I’ve heard so many childhood injury stories over the years; for example, the one about how my brother almost lost one of his testicles because he stabbed his nut sack with a fence when he tried to jump it. All of these stories were very unique and interesting, as if someone had made them up so they could impress their families. However, none of these stories are as unique and random as a mine; I consider mine one in a hundred form the way it happened and what happened. How little me could chip his tooth. I know it doesn’t sound interesting at all, I mean people chip their tooth all the time but not quite like this. If there was ever a time when I was at my most stupid phase, it definitely had to be during elementary school and the moment that defined my elementary school experience was during my fourth-grade spring. I was never a friendly kid, I had plenty of friends but that didn’t make me friendly; one day I decided to actually interact and play hide and seek like a normal little boy, I regret my decision. Even though I couldn’t hear him counting, I could feel the kid going by the numbers faster than I ate my bag of chips before I joined the game. Teachers and other kids could see my little fat legs trip on each other trying to get to a hiding spot as fast as they could. As I saw my other playmates running towards the safe spot, I knew that he was done counting and that I had to get to the safe spot. Once again, my little fat legs found themselves going as fast as they could. All of a sudden, I meet the seeker at one of the squared school chapel’s corner. In that immediate moment we both knew we had to get to the opposite corner to decide if I got saved or if I was the next seeker. We took different directions, as I was running, I could already feel sweet victory but as always, my fantasies ruin my plans. As I turned the corner to claim my save, I felt the crash and tumbled down to the floor. I opened my eyes and I was on the floor, only a few seconds had passed since the crash; I saw the seeker still on the floor, as I got up and patted the dust of my shoulders, I felt my mouth empty, then my tongue confirmed it, my tooth was three quarters gone exactly. Immediately my face turned white and a teacher came close to me and asked me what was wrong. I heart brokenly yell, “My tooth is gone!” Everyone turned immediately to me, but the real scare was when the other guy turned at me and I saw his forehead, I saw blood flowing down and falling on the tip of his nose. I saw the three quarters of my missing tooth stuck in his dirty forehead; my friends let me tell you that at this moment my concerns about his dirty forehead had stepped aside, and the only thing I could think of was how I must look without a tooth; my vanity was simple shattered. I immediately started crying and ran as fast as I can to the principal’s office. The very little self-esteem I had built over the course of my first four years in elementary had vaporized into the air when I saw everyone trying to take pictures of me in tears through the office window while the Principle tried to make them go away. Everyone blamed me for the accident, which was no surprise since I had more enemies in elementary school than the ones I have now. They laughed at me for crying for losing a piece of my tooth while the other guy had stitches to his forehead. What my classmates didn’t understand was that I couldn’t care less about my tooth. What frightened me to my bone was the woman with the 80’s haircut, the Prada sunglasses and the nude lipstick that was waiting for me outside the school. I could already feel my mother’s destructive stare: the one that makes one want to disappear. She only has to take a quick look at you, and you feel she is absorbing your soul and all you can do is stay quiet and listen how she criticizes you. As I walked out the principal’s office in shame and fear, towards my mom’s pearl-white SUV, I hear everyone saying “Diente Mocho” which means “No tooth” or “Chipped tooth” I didn’t really care, all I could focus on was how I could feel her stare burning through me.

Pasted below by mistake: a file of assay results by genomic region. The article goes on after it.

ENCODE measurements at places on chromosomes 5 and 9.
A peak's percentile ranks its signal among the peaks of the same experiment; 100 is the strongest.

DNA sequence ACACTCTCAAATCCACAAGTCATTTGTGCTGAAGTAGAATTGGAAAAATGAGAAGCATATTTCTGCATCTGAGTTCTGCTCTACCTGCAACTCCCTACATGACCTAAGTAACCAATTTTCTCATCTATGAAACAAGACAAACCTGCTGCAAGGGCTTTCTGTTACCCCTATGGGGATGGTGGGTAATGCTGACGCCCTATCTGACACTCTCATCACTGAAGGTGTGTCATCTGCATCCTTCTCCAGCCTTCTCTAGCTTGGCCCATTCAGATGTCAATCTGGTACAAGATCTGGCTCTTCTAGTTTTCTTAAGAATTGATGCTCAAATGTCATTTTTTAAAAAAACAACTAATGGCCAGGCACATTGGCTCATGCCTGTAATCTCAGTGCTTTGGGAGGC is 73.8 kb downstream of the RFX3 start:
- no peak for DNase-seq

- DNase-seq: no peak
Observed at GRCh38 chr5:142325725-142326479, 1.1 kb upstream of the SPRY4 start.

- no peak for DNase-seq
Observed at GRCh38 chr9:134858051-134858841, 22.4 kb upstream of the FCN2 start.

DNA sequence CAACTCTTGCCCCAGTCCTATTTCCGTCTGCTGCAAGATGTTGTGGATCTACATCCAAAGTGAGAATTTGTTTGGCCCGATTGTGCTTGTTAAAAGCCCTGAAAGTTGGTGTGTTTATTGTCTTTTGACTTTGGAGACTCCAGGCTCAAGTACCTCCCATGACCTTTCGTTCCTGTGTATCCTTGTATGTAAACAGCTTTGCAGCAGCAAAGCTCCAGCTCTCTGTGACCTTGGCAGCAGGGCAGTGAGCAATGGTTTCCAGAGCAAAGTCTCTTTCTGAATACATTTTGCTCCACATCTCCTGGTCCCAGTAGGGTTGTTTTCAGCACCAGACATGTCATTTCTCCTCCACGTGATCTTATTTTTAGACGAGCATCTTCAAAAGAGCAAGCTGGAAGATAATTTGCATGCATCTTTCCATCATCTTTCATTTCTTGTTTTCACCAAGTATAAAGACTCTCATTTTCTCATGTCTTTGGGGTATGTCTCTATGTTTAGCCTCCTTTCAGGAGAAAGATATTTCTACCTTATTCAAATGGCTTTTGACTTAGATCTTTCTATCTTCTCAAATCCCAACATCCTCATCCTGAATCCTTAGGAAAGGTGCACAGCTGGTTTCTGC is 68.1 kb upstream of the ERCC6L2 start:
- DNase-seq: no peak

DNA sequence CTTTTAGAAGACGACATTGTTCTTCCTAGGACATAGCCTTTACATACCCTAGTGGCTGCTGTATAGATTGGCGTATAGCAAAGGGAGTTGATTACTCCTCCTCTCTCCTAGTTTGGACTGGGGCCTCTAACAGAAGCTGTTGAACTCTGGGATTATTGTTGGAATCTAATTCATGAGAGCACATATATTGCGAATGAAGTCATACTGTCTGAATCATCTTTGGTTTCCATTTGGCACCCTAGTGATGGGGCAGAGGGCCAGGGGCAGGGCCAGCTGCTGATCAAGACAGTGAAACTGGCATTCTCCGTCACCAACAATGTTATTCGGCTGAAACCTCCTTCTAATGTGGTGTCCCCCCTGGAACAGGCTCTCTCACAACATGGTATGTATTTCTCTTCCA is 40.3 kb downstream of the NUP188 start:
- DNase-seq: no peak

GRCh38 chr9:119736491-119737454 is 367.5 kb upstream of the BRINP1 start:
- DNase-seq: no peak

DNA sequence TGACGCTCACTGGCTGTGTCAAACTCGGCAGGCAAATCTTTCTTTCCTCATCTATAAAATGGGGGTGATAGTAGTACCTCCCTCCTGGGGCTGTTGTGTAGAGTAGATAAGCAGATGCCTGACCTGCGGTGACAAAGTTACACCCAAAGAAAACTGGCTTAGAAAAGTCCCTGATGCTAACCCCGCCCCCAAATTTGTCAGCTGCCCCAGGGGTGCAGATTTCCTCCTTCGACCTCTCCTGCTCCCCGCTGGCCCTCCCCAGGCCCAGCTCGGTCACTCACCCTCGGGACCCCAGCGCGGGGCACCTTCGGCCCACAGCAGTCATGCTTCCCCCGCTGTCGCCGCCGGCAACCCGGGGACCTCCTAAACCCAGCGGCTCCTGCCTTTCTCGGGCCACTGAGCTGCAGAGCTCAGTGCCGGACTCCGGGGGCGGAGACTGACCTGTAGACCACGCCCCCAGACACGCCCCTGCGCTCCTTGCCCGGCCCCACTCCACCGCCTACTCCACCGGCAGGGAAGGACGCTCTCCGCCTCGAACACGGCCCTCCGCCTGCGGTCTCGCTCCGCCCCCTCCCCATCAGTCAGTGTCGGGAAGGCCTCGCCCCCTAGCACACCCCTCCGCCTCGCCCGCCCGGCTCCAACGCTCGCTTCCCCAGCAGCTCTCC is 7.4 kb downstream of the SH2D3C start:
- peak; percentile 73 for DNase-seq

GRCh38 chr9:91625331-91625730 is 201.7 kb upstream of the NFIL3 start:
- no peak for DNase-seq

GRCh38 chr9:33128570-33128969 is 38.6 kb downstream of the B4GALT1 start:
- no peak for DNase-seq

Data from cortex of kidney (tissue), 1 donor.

Pablo Padres is from Mexico and the youngest of four. He grew up writing as one of his many hobbies like painting, running, traveling, and more. He enjoys sushi and attending parties. He wishes to study marketing and business administration abroad and then continue to be a PR executive or even found a media company.